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Lecture

Childhood SES Reading notes

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Department
Health Studies
Course Code
HLTC05H3
Professor
R Song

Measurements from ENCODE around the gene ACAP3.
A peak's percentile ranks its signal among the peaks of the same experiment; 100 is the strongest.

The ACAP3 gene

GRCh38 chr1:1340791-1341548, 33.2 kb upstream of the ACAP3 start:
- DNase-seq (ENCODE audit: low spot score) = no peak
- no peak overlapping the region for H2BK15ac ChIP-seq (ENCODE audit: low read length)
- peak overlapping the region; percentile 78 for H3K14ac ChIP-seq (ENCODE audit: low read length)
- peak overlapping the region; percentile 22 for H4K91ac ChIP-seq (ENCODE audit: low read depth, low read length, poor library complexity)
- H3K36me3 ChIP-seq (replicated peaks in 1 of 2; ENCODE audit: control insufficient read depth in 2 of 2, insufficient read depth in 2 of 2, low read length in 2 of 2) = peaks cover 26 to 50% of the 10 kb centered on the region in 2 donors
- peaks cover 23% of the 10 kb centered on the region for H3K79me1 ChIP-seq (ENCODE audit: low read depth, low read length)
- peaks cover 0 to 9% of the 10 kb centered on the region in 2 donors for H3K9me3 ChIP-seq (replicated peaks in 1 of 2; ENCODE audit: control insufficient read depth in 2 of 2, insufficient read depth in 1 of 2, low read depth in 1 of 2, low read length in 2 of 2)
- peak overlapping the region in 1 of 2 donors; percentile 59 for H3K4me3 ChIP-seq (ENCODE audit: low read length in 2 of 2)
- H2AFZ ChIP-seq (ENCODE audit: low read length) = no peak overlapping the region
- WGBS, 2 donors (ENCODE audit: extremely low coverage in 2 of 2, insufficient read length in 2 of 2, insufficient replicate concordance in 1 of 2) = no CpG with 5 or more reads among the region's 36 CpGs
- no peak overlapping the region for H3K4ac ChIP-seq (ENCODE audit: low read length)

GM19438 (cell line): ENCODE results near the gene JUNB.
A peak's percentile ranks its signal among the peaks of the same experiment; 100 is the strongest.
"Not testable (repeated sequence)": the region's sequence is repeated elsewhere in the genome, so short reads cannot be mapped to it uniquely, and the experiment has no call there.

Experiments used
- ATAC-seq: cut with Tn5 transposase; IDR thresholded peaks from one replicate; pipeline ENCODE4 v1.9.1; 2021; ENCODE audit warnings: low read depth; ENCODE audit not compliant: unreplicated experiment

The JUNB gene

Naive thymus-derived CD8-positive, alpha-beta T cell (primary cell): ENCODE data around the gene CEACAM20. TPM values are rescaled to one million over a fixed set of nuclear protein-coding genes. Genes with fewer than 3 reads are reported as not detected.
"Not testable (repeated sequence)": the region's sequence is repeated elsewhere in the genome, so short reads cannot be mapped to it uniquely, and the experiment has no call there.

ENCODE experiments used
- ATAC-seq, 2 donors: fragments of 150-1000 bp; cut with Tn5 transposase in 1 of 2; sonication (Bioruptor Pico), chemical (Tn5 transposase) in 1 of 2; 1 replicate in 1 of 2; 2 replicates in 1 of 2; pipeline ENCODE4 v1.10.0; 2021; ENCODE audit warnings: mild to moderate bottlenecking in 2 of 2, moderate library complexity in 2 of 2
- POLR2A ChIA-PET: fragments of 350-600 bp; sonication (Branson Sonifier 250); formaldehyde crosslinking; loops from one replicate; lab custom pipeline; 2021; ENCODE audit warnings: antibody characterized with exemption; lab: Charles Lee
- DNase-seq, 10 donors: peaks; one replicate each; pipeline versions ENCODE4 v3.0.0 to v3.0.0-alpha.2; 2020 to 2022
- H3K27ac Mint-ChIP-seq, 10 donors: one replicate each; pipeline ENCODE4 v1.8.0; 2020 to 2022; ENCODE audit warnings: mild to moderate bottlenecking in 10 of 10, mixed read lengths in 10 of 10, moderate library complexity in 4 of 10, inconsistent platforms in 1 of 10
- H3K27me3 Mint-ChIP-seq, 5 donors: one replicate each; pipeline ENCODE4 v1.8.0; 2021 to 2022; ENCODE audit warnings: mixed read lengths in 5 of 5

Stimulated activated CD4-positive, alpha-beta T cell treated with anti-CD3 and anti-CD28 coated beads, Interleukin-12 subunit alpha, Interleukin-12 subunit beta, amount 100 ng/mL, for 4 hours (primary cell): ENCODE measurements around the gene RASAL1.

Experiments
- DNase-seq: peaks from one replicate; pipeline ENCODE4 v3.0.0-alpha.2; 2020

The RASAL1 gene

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Childhood socioeconomic status and adult health Sheldon Cohen,1 Denise Janicki-Deverts1Edith Chen,2 and Karen A. Matthews 3 − Discuss the link childhood and adolescent SES and adult health − explore different environmental, behavioral, and physiological pathways that might explain how early SES would influence adult health. − address the ages when SES exposures matter most for setting adult health trajectories − role of exposure duration in SES influences on later health. − it is possible that childhood SES does not itself play a role in adult health, but merely represents a marker of future adult SES − poorer childhood conditions were not associated with mortality attributable to cancers unrelated to smoking or to prostate cancer. − Poorer SES during childhood place indiv. At moderate risk for adult CVD independent of adult SES − CASE STUDY: Sweden SES data from Census, compared indiv. Born from 1944-1960 and died 1970-2001 o Indiv. From manual childhood social classes were more likely to die from all causes than India. From non-manual social classes o May be due to sick children becoming sick adults in contrast to childhood exposures influencing adult mortality − CASE STUDY: Johns Hopkins University students o Analyzed childhood (CH) SES with health outcomes o Low CH SES caused 2.4-fold increase risk of CHD − CASE STUDY: New Zealand o Indiv. Were followed through their life, CH SES was based on parental occupation o Control for perinatal health and adult SES, showed lower CH SES was assoc. with poorer dental hlt − CASE STUDY: association of early life SES with adult host resistance to cold o 23% got cold,susceptibility to colds decreased in a graded fashion with the number of childhood years during which participants’ parents owned their homes. This decreased risk was attributable to both lower risk of infection and lower risk of illness in infected subjects − access to and affordability of health care is another explanation for the interaction between SES hierarchy during childhood and adolescence and its affect on adult health − inverse association between childhood socioeconomic conditions and adult morbidity and mortality risk has been derived from research conducted in countries that have adopted systems of nationalized health care such as Sweden, Norway, Finland, Great Britain, Scotland, New Zealand, and South Korea − childhood SES  Physical environ.  mechanisms (psychological/ health behav./ physiological)  adult physical health outcomes − childhood SES  Psychosocial environ.  mechanisms (psychological/ health behav)  physiolocal  adult physical health outcomes − Unlike physical exposures, however, psychosocial exposures do not directly influence physiological mechanisms. Rather, effects are all indirect via psychological factors (e.g., psychological stress, negative affect) and health related behaviors. − Prevalence of adult depression increases with decreasing SES − Early psychosocial exposures associated with lower SES are also thought to alter biological systems in a manner that can influence health decades later. − Three broad conceptual models hypothesize when during childhood and adolescence and for what duration SES related physical and psychosocial exposures have the most important implications for adult health: timing , accumulation, and change models. o Timing model  SES factors have greatest influence on adult health in experience during specific developmental periods  Link between early life SES and adult health depends on identification of sensitive periods (when indiv. Are more vulnerable to SES exposures) o Accumulation model  effects of low SES add up through life  risk for poor adult health increases with increasing intensity of socioeconomic disadvantage and with increasing duration of exposure to such disadvantage.  In contrast to the timing model, the accumulation model is indifferent to when during childhood and adolescence the SES-related exposures occur.  Rather, the accumulation model considers risk in proportion to the total dosage of exposure to SES-related adversities over the course of childhood and adolescence.  the accumulation model predicts that those experiencing low SES throughout both childhood and adolescence are at greater risk for adult morbidity and mortality than are those experiencing low SES during only parts of their childhood or adolescence.  age is totally irrelevant.  The only thing that matters is the magnitude and duration of exposure. o Change Model  direction of SES mobility across childhood and adolescence has implications for adult health outcomes.  upward mobility, a change from lower to higher levels of SES, would result in better adult health.  negative effects of low SES during early childhood would be partly or wholly remediated by higher SES later in childhood or adolescence.  In contrast, downward mobility—a fall in SES over childhood and adolescence —would result in poorer adult health. Introduction − The first decade of twenty-first century marked by several global outbreaks of: SARS, avian influenza, cholera, swine flu, and E coli food poisoning. o Therefore increase in disease surveillance and outbreak investigtion − Traditional epidemiology mainly uses statistical analysis of disease occurrence and health behavious to inform health polity and biomed. interventions. − Visible minorities role play an important role in health outcomes, in the operation of health services, and in health research. − Transmission and reactivation of TB is linked to social conditions of the most socio-economically disadvantaged groups − some infectious diseases operate on two mutually-reinforcing levels st − 1 level interaction o occurs between two or more pathogens resulting in the locational or temporal clustering of certain health problems. o Two or more pathogens can interact on a biochemical and genetic level and accelerate their negative impact on the health of an individual. o Ex. of such synergistic interactions is HIV and TB. o 13 million people living with HIV/AIDS worldwide are co-infected with TB o TB enhances the progression of AIDS o Most common cause of deat